Do I Really Need a Reference Management System?
Not an entirely rhetorical question.
So, I have been catching up as much as possible on the threads in this forum after joining this week. My impression is that most of the contributors are in academia and publish scholarly work a lot. I am coming at this Zettelkasten concept from a different angle, I think ... more of a short-story writer, short-article journalist, science blogger.
Nonetheless, my workflow should be basically the same as the workflows that I have been reading about in this forum. Not sure.
In any case my workflow could be expressed as: select a story angle (non-fiction or fiction), do the necessary research, capture ideas that could contribute to the work, summarize in my own words how these contribute (the zettels), build the narrative (planned or seat of the pants) using a "cards on the wall" approach, by way of, for example, Scrivener ...
then, iterate if the story angle diverges along a more interesting track.
When I bring citations into my notes, I suspect it will be for me to remember where to find the source, page, and context for any particular idea that manifested along the workflow. I do think that would be useful, as any story or article may be derived or motivated from multiple sources, pages, paragraphs, sentences. But the final product--the published story--would not necessarily need the citations or bibliography. For a science piece, however, they might.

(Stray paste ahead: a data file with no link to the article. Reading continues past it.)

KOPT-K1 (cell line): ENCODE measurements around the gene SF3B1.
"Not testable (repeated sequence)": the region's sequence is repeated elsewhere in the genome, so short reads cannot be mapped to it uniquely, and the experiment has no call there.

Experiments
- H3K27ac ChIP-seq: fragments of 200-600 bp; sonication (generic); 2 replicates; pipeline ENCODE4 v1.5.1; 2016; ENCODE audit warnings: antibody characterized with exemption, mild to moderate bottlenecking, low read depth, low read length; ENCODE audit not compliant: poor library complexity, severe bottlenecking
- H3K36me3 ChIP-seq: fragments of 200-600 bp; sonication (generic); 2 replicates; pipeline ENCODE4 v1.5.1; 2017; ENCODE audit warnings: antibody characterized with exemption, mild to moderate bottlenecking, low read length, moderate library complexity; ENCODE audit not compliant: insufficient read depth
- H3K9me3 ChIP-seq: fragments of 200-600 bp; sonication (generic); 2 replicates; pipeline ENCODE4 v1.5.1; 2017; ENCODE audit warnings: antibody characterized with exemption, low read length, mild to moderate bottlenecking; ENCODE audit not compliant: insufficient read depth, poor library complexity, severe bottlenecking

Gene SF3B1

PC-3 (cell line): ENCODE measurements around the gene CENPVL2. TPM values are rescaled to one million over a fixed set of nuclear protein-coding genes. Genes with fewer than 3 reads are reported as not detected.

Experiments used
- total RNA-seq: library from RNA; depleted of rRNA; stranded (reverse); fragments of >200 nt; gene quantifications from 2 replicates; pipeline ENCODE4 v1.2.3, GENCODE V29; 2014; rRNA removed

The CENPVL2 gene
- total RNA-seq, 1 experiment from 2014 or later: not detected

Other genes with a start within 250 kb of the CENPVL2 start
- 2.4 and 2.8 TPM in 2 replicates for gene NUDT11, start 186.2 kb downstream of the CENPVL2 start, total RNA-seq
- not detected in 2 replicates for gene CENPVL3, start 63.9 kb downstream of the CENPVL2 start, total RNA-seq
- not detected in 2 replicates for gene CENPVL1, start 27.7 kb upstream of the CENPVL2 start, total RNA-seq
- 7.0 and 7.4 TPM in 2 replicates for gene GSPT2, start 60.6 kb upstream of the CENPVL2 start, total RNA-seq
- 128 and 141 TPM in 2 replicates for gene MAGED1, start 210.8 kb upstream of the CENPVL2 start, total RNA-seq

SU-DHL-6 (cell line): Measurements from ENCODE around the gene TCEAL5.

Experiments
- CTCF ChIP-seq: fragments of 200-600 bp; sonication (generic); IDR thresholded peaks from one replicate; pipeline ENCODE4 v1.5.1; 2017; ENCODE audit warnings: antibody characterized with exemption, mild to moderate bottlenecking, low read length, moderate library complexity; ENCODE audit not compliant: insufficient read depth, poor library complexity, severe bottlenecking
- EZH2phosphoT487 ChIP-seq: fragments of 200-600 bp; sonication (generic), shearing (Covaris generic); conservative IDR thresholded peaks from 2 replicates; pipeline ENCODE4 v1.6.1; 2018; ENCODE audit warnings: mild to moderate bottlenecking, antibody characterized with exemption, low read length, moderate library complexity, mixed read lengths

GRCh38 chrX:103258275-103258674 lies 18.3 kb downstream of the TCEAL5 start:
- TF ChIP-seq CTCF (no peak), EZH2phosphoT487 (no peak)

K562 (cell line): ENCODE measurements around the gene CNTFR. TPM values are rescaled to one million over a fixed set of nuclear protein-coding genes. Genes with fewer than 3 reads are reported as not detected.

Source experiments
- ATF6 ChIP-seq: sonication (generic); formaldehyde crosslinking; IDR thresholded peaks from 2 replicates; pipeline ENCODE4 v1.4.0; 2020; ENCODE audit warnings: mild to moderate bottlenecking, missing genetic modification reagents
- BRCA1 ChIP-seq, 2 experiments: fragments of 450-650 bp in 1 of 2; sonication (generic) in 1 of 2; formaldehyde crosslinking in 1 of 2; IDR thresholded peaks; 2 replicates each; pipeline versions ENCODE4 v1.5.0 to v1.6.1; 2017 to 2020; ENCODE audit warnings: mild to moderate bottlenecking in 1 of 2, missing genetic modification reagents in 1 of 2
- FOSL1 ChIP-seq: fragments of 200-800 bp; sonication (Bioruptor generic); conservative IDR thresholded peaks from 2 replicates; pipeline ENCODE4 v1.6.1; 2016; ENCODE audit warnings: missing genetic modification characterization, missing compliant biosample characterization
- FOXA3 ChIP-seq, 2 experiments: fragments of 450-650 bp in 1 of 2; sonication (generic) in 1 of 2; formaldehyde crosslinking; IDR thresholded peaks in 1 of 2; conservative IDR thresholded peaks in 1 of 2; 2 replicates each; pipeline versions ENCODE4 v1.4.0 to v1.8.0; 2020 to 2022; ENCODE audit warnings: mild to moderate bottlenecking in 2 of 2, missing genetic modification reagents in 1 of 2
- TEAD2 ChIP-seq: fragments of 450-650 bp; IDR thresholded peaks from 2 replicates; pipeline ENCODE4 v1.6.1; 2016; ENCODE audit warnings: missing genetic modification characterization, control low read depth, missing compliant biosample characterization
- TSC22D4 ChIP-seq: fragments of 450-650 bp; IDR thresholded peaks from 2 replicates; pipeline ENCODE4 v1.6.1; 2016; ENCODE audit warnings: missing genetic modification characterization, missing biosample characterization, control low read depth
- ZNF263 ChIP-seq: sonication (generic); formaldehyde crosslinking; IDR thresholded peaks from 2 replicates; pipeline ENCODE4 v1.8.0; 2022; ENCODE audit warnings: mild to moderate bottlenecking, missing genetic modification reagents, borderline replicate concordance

The Zettelkasten itself would, after reaching some kind of a "critical mass," likely become a source for finding new story angles ... at least that's what I hope.
Assuming that my Zettelkasten implementation really would benefit from a reference management system, I spent the day comparing dozens that are available, some free, some contingently free, and other not so free.
My requirements for any reference | bibliography management system are as follows:
- must be able to work on both Windows and Mac
- must be able to sync between both platforms
- must be able to support import and export BibTex formats
- must support plain text
There were two out-of-the-box solutions that met these requirements and that were both contingently free ... as long as you didn't get over 600--800 or so references.
Otherwise, I would lean toward a roll-your-own web-server solution that are actually free to download and use in perpituity. Of course, because you need a web server, this kind of solution is not entirely free, though reasonable. And, the size of your reference library would not be contingently constrained.
To be sure, I do like the minimalism often expressed by @sfast. And I appreciate the kindly talking me down from the Folders|Project ledge by @ctietze. And I want to be able to best utilize the bibliography hooks that @Rene expertly installed in sublime-zk and sublimeless-zk (sweet!) to keep track of what I am reading in my research, which will include both articles and books. But, is a robust reference management system necessary for my expressed situation? Trial and error?
If you have any more thoughts on this to help keep the question less rhetorical ...
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